From It’s Alive! to Histories and Mysteries, readers of this series will find unbelievable facts and some fake stories to tease their interest.

 

Support Independent Bookstores - Visit IndieBound.orgThe Secret of Scorpion-Eating Meerkats…And More!  by Ana Maria Rodriguez
Meerkats, hyenas, capuchin monkeys, and horses come to life in this curious title as readers explore their adaptations for survival.

 

Support Independent Bookstores - Visit IndieBound.orgUnstoppable: True Stories of Amazing Bionic Animals by Nancy Furstinger
If a human can benefit from having a prosthetic leg or arm, why can’t a dog or another animal? This book introduces readers into the medical marvels that have been created for animals and how the quest for solutions also inspires help for humans.

Support Independent Bookstores - Visit IndieBound.orgTracking Trash:  Flotsam, Jetsam, and the Science of Ocean Motion by Loree Griffin Burns and Plastic, Ahoy! Investigating the Great Pacific Garbage Patch by Patricia Newman.
These books describe how trash moves through the Support Independent Bookstores - Visit IndieBound.orgocean and what happens when it gets there. Two great reads for budding marine biologists.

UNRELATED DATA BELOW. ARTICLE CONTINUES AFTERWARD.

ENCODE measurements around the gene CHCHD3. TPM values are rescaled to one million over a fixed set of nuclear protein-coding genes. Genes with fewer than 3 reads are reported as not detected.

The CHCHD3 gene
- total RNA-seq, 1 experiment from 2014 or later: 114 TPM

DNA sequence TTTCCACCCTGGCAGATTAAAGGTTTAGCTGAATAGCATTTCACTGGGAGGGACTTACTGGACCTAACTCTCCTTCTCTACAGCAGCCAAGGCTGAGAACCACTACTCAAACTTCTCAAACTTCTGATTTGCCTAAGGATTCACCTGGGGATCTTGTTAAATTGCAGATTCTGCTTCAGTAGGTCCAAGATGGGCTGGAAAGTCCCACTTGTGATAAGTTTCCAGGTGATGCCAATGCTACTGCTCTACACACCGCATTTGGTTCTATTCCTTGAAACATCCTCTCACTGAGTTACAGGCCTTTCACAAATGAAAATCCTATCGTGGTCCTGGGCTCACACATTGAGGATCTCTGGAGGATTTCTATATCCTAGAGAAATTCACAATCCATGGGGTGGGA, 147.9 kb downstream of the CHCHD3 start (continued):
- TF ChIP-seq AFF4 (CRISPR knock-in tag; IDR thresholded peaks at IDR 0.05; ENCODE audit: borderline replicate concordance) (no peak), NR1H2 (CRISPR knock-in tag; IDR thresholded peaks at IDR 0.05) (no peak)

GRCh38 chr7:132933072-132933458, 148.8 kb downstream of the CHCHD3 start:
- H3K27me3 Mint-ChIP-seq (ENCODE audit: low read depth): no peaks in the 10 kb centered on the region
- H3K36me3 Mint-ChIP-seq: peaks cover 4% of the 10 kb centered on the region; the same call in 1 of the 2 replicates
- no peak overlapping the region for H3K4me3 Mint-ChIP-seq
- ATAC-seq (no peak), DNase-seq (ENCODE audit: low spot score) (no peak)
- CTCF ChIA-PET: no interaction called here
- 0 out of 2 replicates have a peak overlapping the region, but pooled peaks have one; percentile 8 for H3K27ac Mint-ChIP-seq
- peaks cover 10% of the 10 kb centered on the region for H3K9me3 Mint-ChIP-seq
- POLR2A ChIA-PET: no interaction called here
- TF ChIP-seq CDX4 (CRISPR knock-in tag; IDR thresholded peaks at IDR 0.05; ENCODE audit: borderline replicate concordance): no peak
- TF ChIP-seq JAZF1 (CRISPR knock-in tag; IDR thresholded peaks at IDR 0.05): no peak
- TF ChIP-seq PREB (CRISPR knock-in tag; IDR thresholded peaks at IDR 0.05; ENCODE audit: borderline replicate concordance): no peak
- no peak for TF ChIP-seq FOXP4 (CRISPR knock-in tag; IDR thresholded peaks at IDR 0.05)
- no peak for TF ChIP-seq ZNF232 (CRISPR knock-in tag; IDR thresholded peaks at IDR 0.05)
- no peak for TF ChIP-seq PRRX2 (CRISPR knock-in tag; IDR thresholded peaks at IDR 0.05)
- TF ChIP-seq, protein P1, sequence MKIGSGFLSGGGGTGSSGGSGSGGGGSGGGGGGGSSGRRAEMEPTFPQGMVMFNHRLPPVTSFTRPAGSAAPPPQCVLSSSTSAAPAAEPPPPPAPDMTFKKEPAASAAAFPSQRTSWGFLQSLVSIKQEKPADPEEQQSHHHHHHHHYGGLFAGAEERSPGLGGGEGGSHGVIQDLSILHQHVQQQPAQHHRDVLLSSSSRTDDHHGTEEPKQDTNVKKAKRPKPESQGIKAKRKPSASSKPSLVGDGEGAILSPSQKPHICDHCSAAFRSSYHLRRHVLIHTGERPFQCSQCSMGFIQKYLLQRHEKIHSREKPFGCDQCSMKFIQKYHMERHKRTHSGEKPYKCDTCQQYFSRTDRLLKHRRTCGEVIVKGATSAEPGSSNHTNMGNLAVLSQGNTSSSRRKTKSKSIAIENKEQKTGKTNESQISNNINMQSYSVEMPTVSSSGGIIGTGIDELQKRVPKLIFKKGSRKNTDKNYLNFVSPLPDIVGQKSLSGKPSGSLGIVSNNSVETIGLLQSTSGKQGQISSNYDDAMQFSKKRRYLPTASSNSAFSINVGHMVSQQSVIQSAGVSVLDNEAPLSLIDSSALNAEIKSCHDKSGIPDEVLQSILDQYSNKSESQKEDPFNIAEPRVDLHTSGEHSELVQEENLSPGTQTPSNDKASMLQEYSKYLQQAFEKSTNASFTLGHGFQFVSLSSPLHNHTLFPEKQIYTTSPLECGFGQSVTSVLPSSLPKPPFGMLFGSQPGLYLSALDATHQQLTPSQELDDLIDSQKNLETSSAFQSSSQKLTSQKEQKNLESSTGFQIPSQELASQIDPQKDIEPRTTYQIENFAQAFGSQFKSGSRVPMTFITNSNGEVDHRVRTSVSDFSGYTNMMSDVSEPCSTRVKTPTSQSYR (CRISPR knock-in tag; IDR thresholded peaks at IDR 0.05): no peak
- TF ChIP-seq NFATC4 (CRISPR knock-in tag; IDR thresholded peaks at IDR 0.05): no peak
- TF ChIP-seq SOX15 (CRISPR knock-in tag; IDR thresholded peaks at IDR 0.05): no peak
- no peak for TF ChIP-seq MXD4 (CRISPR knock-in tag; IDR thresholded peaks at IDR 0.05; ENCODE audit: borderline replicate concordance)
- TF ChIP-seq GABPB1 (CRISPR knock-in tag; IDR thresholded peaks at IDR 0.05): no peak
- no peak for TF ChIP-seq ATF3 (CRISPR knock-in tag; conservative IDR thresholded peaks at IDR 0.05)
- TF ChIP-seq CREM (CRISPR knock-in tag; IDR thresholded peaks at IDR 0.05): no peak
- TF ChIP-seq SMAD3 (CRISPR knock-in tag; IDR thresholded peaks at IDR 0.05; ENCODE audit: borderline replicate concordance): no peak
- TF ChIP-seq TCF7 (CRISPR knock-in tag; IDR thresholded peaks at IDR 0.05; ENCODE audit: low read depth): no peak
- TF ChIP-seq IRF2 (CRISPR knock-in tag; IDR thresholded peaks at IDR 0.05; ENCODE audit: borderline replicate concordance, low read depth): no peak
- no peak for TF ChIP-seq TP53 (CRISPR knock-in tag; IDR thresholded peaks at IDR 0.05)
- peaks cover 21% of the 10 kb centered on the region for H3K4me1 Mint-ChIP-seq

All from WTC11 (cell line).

Support Independent Bookstores - Visit IndieBound.org

The Big Book of GROSS Stuff by Bart King
This book, published in 2010, is one to pull off the shelf of your local library. Readers who love grossology will enjoy practical knowledge about boogers, belches, diseases, sneezes, and demon cheeses. Remember to take the Gross Quiz!

 

Support Independent Bookstores - Visit IndieBound.orgItch! Everything You Didn’t Want To Know About What Makes You Scratch by Anita Sanchez
This book releases March 13th and describes all the icky, pinchy, and slimy things that make you itch. Watch for it!